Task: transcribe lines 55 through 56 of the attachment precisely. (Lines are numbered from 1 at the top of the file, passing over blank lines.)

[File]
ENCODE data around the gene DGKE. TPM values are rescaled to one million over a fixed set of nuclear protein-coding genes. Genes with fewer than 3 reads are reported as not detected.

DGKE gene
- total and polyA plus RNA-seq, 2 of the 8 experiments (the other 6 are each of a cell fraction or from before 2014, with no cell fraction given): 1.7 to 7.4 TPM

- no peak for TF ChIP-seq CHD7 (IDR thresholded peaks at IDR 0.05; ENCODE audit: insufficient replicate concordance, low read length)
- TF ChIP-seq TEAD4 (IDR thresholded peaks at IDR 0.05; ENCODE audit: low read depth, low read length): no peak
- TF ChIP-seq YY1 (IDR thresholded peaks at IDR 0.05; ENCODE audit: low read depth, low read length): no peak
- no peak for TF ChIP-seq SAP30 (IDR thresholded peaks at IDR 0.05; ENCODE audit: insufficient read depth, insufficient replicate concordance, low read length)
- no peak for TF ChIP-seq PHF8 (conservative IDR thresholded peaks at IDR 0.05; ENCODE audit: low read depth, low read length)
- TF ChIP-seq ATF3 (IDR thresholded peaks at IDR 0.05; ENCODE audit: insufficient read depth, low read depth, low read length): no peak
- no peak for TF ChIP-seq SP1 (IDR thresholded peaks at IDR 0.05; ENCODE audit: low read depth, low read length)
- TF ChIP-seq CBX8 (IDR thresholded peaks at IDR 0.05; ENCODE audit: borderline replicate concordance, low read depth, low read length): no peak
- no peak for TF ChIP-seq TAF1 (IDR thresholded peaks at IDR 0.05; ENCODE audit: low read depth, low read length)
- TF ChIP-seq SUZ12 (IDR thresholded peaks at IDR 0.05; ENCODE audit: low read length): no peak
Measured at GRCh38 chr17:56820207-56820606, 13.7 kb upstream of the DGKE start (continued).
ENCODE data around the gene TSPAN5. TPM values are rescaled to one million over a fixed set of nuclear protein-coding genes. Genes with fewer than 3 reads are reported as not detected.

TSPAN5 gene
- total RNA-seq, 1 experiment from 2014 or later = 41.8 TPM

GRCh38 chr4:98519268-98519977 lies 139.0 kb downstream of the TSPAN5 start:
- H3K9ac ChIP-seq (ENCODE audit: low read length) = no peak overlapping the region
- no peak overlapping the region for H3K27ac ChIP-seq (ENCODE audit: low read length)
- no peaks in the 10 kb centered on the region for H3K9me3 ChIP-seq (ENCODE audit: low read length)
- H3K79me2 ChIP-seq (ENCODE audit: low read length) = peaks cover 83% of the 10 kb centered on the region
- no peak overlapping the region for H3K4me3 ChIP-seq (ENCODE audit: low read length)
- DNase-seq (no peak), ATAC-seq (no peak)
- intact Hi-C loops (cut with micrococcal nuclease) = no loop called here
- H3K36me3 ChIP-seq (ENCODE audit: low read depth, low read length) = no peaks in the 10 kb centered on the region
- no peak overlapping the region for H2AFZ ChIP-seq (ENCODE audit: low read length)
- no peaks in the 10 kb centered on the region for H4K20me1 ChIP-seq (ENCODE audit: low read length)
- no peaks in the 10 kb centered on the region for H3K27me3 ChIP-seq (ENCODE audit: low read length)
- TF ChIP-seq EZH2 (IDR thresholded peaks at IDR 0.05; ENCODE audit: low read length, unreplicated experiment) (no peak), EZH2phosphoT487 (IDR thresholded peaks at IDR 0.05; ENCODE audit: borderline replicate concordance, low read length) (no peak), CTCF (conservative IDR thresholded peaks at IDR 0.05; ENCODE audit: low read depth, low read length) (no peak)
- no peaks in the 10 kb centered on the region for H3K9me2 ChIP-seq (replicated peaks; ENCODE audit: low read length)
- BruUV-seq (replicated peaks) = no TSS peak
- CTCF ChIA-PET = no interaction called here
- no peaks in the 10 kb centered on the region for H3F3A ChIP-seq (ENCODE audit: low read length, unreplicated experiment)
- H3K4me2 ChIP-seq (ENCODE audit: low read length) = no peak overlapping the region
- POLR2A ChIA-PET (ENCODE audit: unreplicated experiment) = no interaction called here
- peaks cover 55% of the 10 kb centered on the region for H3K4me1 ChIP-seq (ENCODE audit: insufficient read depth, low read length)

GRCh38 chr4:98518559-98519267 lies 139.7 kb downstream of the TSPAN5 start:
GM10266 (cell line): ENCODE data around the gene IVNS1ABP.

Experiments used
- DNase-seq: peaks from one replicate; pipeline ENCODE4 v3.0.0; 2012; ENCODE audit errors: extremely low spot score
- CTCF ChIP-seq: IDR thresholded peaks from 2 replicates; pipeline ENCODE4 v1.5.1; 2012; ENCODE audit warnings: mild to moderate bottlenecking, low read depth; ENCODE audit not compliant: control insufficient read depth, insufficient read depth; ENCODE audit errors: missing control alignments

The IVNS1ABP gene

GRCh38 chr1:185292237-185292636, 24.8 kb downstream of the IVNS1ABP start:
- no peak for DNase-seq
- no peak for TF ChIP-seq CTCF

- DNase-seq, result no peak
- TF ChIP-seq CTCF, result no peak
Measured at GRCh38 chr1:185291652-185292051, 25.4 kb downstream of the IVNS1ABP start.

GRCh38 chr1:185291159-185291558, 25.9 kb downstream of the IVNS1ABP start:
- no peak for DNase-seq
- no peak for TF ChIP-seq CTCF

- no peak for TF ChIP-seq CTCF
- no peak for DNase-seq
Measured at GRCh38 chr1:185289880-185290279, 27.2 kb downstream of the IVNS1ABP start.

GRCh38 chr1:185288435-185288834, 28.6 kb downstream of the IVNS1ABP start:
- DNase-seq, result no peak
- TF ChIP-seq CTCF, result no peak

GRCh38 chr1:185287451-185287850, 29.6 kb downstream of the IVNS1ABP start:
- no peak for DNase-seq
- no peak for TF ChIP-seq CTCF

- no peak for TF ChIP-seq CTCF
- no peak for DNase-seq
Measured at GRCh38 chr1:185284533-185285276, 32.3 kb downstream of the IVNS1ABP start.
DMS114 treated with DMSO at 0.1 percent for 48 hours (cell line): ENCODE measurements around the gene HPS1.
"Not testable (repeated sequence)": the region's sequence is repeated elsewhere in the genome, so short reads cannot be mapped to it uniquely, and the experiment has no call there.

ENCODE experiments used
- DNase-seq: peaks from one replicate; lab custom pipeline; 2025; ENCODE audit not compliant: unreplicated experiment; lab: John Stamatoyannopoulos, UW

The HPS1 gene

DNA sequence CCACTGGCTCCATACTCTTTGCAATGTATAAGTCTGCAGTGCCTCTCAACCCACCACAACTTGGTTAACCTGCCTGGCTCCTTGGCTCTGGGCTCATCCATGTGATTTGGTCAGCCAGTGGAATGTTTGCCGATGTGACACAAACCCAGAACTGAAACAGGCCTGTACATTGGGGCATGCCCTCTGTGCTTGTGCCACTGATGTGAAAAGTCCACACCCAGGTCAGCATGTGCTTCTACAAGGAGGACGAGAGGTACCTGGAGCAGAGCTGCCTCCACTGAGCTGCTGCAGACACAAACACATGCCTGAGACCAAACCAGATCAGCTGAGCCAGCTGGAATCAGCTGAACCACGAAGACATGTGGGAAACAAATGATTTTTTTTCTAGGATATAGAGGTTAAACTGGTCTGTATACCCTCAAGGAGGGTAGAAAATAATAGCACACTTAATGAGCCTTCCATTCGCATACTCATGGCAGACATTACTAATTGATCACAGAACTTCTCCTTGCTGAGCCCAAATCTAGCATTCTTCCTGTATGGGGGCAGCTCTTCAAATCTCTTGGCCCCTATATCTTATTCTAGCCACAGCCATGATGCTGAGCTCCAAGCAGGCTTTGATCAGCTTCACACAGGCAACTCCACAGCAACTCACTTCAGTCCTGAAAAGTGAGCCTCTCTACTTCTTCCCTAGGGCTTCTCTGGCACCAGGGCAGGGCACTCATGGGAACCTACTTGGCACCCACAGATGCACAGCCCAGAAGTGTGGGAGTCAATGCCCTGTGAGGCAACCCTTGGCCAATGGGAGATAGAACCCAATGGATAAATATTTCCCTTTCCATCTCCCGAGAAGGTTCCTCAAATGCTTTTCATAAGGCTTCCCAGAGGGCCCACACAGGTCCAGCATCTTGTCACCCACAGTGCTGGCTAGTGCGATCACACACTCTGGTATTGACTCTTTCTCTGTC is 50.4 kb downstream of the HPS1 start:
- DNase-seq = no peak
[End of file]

Measured at GRCh38 chr1:185289880-185290279, 27.2 kb downstream of the IVNS1ABP start.

GRCh38 chr1:185288435-185288834, 28.6 kb downstream of the IVNS1ABP start: